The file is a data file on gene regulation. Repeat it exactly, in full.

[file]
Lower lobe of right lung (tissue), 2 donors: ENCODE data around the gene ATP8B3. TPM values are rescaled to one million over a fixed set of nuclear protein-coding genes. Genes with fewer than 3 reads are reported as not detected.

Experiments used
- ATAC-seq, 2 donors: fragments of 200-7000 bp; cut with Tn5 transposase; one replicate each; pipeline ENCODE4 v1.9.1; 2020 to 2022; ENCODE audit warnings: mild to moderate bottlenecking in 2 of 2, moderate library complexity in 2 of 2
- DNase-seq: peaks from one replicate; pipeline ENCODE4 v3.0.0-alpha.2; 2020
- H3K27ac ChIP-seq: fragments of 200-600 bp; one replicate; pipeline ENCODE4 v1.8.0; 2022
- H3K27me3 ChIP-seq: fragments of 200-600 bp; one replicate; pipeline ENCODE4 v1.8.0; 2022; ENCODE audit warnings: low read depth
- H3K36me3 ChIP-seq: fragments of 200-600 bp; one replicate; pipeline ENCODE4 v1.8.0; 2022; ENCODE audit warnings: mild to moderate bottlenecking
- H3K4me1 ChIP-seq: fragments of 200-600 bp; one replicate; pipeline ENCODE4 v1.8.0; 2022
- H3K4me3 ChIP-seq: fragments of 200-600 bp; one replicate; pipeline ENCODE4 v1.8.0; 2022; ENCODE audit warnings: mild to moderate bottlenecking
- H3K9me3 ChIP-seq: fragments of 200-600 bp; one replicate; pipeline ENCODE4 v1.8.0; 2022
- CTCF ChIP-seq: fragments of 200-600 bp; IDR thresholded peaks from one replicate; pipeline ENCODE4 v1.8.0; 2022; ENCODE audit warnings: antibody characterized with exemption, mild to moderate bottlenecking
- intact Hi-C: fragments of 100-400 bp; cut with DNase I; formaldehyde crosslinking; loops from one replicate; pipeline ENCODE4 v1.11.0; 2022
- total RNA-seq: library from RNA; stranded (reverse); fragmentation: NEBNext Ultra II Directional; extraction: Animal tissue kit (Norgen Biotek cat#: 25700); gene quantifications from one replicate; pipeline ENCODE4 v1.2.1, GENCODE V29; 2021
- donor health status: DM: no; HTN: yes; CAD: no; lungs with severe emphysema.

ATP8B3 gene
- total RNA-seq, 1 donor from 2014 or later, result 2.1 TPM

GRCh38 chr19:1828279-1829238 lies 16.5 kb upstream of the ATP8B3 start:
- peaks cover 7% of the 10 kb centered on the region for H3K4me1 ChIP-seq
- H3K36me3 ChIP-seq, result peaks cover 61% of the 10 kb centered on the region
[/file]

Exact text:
Lower lobe of right lung (tissue), 2 donors: ENCODE data around the gene ATP8B3. TPM values are rescaled to one million over a fixed set of nuclear protein-coding genes. Genes with fewer than 3 reads are reported as not detected.

Experiments used
- ATAC-seq, 2 donors: fragments of 200-7000 bp; cut with Tn5 transposase; one replicate each; pipeline ENCODE4 v1.9.1; 2020 to 2022; ENCODE audit warnings: mild to moderate bottlenecking in 2 of 2, moderate library complexity in 2 of 2
- DNase-seq: peaks from one replicate; pipeline ENCODE4 v3.0.0-alpha.2; 2020
- H3K27ac ChIP-seq: fragments of 200-600 bp; one replicate; pipeline ENCODE4 v1.8.0; 2022
- H3K27me3 ChIP-seq: fragments of 200-600 bp; one replicate; pipeline ENCODE4 v1.8.0; 2022; ENCODE audit warnings: low read depth
- H3K36me3 ChIP-seq: fragments of 200-600 bp; one replicate; pipeline ENCODE4 v1.8.0; 2022; ENCODE audit warnings: mild to moderate bottlenecking
- H3K4me1 ChIP-seq: fragments of 200-600 bp; one replicate; pipeline ENCODE4 v1.8.0; 2022
- H3K4me3 ChIP-seq: fragments of 200-600 bp; one replicate; pipeline ENCODE4 v1.8.0; 2022; ENCODE audit warnings: mild to moderate bottlenecking
- H3K9me3 ChIP-seq: fragments of 200-600 bp; one replicate; pipeline ENCODE4 v1.8.0; 2022
- CTCF ChIP-seq: fragments of 200-600 bp; IDR thresholded peaks from one replicate; pipeline ENCODE4 v1.8.0; 2022; ENCODE audit warnings: antibody characterized with exemption, mild to moderate bottlenecking
- intact Hi-C: fragments of 100-400 bp; cut with DNase I; formaldehyde crosslinking; loops from one replicate; pipeline ENCODE4 v1.11.0; 2022
- total RNA-seq: library from RNA; stranded (reverse); fragmentation: NEBNext Ultra II Directional; extraction: Animal tissue kit (Norgen Biotek cat#: 25700); gene quantifications from one replicate; pipeline ENCODE4 v1.2.1, GENCODE V29; 2021
- donor health status: DM: no; HTN: yes; CAD: no; lungs with severe emphysema.

ATP8B3 gene
- total RNA-seq, 1 donor from 2014 or later, result 2.1 TPM

GRCh38 chr19:1828279-1829238 lies 16.5 kb upstream of the ATP8B3 start:
- peaks cover 7% of the 10 kb centered on the region for H3K4me1 ChIP-seq
- H3K36me3 ChIP-seq, result peaks cover 61% of the 10 kb centered on the region